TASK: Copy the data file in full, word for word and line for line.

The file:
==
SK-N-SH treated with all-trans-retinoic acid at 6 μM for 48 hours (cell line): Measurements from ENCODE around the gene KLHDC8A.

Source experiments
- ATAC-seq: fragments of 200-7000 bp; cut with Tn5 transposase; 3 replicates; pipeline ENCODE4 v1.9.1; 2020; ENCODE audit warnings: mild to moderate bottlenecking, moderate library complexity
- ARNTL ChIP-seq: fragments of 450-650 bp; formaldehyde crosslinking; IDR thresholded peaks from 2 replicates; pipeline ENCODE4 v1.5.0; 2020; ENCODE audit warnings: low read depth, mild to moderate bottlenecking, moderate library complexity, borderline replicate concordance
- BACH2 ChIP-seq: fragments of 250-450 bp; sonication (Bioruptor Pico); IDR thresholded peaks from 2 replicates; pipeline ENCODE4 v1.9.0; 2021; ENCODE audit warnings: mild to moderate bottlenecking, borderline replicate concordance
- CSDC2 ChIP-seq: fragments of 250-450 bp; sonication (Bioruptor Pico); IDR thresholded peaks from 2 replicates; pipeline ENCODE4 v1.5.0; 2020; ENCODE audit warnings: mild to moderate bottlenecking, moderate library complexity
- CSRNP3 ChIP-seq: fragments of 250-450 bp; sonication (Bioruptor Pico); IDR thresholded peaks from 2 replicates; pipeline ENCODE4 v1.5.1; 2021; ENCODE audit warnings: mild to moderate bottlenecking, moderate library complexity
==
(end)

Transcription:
SK-N-SH treated with all-trans-retinoic acid at 6 μM for 48 hours (cell line): Measurements from ENCODE around the gene KLHDC8A.

Source experiments
- ATAC-seq: fragments of 200-7000 bp; cut with Tn5 transposase; 3 replicates; pipeline ENCODE4 v1.9.1; 2020; ENCODE audit warnings: mild to moderate bottlenecking, moderate library complexity
- ARNTL ChIP-seq: fragments of 450-650 bp; formaldehyde crosslinking; IDR thresholded peaks from 2 replicates; pipeline ENCODE4 v1.5.0; 2020; ENCODE audit warnings: low read depth, mild to moderate bottlenecking, moderate library complexity, borderline replicate concordance
- BACH2 ChIP-seq: fragments of 250-450 bp; sonication (Bioruptor Pico); IDR thresholded peaks from 2 replicates; pipeline ENCODE4 v1.9.0; 2021; ENCODE audit warnings: mild to moderate bottlenecking, borderline replicate concordance
- CSDC2 ChIP-seq: fragments of 250-450 bp; sonication (Bioruptor Pico); IDR thresholded peaks from 2 replicates; pipeline ENCODE4 v1.5.0; 2020; ENCODE audit warnings: mild to moderate bottlenecking, moderate library complexity
- CSRNP3 ChIP-seq: fragments of 250-450 bp; sonication (Bioruptor Pico); IDR thresholded peaks from 2 replicates; pipeline ENCODE4 v1.5.1; 2021; ENCODE audit warnings: mild to moderate bottlenecking, moderate library complexity